Mahendra Singh Dhoni has made it clear that he is not hanging up his wicket-keeping gloves now and is willing to play on. He has only asked for a break from duty with the national limited-overs teams. His phenomenal achievements for Team India for whom he has won two World Cups (the 50 overs event in 2011 and the T20 worlds in 2007), which are the jewels in his crown as one of world cricket’s most successful captains, should be considered. He should be allowed to choose when he would like to retire. Regardless of his batting form that has been dipping somewhat in recent times, Dhoni is still India’s first choice wicket-keeper. He also takes a lot of the burden off Virat Kohli by managing the field placements and advising the bowlers. His mentoring presence and his glove work have contributed immensely lately even if his batting strike rate has not.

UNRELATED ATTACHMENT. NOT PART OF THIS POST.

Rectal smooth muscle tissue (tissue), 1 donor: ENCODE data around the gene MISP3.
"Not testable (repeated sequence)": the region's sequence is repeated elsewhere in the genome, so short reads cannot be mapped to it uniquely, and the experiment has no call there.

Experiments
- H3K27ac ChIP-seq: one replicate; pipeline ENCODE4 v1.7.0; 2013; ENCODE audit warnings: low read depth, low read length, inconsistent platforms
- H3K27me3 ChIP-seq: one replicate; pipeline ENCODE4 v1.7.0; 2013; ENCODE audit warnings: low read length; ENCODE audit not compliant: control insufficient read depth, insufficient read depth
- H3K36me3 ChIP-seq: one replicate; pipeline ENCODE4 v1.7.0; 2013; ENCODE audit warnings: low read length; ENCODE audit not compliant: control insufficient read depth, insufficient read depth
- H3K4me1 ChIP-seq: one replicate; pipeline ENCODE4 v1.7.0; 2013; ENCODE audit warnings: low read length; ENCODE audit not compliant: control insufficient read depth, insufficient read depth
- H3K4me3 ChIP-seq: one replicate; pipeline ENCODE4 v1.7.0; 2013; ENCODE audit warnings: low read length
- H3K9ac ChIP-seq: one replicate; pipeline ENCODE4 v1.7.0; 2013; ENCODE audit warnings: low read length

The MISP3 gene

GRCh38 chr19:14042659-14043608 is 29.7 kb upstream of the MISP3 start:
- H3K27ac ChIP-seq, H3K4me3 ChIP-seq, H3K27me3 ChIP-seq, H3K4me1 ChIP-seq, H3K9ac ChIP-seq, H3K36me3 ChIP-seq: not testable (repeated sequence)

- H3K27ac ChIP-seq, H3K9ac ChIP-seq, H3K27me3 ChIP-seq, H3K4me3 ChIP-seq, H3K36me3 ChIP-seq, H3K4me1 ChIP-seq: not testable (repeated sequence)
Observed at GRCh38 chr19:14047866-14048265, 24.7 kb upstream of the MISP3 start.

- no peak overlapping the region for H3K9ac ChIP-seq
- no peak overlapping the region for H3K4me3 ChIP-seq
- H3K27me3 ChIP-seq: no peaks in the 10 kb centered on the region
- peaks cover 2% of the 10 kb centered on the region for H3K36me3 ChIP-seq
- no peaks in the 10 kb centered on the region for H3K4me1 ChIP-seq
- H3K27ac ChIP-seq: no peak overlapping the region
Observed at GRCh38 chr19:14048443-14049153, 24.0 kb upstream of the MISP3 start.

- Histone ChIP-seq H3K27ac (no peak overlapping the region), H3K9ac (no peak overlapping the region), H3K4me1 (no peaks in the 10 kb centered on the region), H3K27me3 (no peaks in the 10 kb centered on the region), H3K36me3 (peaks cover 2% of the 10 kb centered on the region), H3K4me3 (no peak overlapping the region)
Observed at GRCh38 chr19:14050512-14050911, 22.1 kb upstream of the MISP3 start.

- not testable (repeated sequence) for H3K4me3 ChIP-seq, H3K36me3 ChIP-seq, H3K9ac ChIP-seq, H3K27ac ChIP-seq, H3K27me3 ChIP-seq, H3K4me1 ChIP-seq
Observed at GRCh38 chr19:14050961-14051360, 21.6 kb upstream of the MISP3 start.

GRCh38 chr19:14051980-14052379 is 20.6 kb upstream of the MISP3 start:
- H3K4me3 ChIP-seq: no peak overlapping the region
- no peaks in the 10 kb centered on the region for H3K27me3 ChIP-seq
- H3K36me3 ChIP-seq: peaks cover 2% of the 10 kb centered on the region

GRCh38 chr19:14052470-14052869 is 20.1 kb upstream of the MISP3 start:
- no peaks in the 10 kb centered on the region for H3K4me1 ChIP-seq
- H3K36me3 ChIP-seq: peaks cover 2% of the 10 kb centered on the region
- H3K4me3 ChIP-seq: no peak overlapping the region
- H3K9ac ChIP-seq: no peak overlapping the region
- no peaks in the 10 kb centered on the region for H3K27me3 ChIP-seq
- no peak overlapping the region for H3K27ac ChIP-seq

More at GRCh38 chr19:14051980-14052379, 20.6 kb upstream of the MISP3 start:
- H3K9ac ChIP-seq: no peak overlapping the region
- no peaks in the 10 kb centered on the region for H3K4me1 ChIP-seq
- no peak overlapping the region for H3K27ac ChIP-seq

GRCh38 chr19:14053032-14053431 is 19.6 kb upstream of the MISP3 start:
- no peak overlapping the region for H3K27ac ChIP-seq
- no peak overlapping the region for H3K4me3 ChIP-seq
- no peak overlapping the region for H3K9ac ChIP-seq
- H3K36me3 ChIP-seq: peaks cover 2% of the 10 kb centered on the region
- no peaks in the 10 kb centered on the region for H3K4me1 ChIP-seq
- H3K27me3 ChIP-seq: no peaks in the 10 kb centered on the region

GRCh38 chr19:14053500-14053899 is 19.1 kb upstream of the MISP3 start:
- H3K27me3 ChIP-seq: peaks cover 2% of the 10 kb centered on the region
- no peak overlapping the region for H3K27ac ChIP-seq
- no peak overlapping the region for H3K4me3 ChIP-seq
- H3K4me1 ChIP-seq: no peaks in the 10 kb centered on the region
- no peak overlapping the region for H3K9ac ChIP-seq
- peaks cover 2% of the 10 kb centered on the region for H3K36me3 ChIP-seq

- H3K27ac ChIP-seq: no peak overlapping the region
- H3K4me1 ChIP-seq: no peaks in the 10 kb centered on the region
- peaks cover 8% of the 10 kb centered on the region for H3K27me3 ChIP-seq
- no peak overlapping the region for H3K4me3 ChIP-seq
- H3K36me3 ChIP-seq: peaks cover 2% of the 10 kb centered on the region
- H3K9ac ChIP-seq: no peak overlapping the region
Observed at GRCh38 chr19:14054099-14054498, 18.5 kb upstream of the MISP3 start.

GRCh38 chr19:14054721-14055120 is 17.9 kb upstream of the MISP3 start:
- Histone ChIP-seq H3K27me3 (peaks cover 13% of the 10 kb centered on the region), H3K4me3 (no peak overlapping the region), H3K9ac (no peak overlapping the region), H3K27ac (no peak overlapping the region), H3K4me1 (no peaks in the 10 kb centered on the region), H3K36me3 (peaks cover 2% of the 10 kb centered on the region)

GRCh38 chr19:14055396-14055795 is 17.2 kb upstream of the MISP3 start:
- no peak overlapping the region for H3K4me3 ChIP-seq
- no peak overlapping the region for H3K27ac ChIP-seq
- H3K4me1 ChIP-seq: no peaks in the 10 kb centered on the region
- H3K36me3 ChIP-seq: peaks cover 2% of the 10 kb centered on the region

As Dhoni, 38, cannot be far away from calling it a day, he deserves a sentimental send-off in a home game like the one organised for Sachin Tendulkar, whose contribution to the game and to India was recognised in a celebratory farewell Test match held in Mumbai. A similar event in Ranchi at a time of Dhoni’s choosing would be the most appropriate way to acknowledge his contribution. The story of Dhoni, a trailblazing cricketer from the hinterland who began his career as a railway ticket examiner and went on to be one of has been the grandest fairy tale. When the selectors sit to pick the team to the West Indies today, they would have to begin to focus on the future and show clear direction in a youth policy aimed at the 2023 World Cup.